This week we will focus on the GRENKE Chess Classic from Germany, but first, we will take note of a major surprise in the strong open tournament which concluded last week.
Many big names took part, but first place went to the unheralded 13-year-old German IM Vincent Keymer. Keymer’s 8-1 score had many fans remembering Sofia Polgar’s “Sack of Rome, where she notched a 2900 performance rating at age 14 nearly thirty years ago. Keymer beat several grandmasters and went into the last round tied with Korobov and Shirov, who drew their game. Keymer was downfloated to one of the top seeds, Richard Rapport. The Hungarian was hell-bent for victory, but Keymer survived and launched a decisive counterattack to win it all.
IM Vincent Keymer
Let’s see how he did it:
GM Fabiano Caruana
Fabiano Caruana capitalized on the momentum from his victory in the Candidates tournament only days before Grenke. Fabi took control of the tournament with a seventh-round victory over Vachier-Lagrave. Carlsen was in striking distance going into the last round, but the true challenge never materialized as Carlsen could only draw with Anand while Caruana showed another confident last round performance against the early leader Vitiugov, who was not able to win since the first two days. I want to take a look at Fabi’s initial victory over Georg Meier, which was somewhat out of the ordinary and featured some quirky tactics in the variations:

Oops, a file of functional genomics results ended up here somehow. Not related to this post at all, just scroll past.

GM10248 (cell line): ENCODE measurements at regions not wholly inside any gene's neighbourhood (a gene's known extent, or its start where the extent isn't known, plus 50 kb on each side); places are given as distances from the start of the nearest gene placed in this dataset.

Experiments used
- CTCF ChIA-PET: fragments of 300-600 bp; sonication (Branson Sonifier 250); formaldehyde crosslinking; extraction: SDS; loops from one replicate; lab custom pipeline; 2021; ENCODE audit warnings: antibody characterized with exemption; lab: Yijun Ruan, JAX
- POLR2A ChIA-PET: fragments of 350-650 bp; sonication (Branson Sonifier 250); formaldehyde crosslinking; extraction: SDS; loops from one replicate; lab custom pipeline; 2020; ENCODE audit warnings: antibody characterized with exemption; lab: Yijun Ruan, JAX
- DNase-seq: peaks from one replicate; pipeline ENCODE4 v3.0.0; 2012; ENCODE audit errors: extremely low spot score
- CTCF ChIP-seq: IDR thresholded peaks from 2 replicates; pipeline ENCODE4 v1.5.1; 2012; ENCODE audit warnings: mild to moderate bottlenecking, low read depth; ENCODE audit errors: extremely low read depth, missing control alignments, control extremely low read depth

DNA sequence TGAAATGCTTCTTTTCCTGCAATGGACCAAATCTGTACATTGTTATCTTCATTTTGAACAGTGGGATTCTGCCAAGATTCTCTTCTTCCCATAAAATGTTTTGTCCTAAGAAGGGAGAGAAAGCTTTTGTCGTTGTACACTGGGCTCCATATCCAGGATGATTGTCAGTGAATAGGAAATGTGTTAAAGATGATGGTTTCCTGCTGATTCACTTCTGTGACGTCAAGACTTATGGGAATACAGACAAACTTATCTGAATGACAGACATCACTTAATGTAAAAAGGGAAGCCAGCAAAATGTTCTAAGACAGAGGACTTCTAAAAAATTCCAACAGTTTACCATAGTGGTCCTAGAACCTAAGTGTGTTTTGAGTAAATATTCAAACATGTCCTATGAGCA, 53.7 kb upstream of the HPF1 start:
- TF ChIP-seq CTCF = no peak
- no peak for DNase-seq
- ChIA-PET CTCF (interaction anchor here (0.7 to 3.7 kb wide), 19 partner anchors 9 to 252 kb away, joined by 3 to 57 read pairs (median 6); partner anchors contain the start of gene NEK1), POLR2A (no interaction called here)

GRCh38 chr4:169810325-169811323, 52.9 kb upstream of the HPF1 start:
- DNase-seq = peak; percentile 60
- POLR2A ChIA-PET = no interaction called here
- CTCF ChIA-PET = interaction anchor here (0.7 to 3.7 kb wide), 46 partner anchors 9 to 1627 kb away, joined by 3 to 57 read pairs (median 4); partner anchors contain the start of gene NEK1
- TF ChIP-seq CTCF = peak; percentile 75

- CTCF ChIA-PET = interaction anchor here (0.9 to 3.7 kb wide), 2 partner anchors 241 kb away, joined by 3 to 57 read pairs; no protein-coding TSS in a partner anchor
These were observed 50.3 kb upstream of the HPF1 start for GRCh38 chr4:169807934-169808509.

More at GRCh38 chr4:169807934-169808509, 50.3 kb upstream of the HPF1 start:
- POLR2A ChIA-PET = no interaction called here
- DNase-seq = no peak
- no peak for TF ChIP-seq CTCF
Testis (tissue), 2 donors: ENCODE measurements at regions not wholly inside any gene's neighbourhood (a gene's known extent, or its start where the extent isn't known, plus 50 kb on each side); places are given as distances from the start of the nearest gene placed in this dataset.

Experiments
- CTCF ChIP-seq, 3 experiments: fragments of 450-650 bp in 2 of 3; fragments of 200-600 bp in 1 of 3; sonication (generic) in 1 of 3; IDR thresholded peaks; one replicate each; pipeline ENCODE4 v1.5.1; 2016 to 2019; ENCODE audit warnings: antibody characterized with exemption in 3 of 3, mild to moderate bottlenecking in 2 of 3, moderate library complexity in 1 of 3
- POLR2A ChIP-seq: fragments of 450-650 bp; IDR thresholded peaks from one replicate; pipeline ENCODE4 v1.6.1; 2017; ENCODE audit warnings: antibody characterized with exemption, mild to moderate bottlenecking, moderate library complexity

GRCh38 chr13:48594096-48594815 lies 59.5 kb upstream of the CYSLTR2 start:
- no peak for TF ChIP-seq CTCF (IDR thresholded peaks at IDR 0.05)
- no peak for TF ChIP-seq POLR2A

GM Georg Meier
Magnus Carlsen had a rather bland tournament, undefeated but with only two wins. He got close to the top with a seventh-round victory over Naiditsch but could not capitalize. Given his positions, he can’t complain about his finish too much. He actually survived some close calls, in particular, one against a player who for the most part struggled in the tournament, Georg Meier, in round 5:
Arkady Niaditsch is one of my favorite players, at least stylistically, because he plays bold, original chess and is never afraid of losing. He went for a masterpiece against Matthias Bluebaum but was not quite able to finish the job.
GM Arkadij Naiditsch
That does it for this week. Next week I may return to delve into Caruana’s last round victory, which only just concluded shortly before this recording.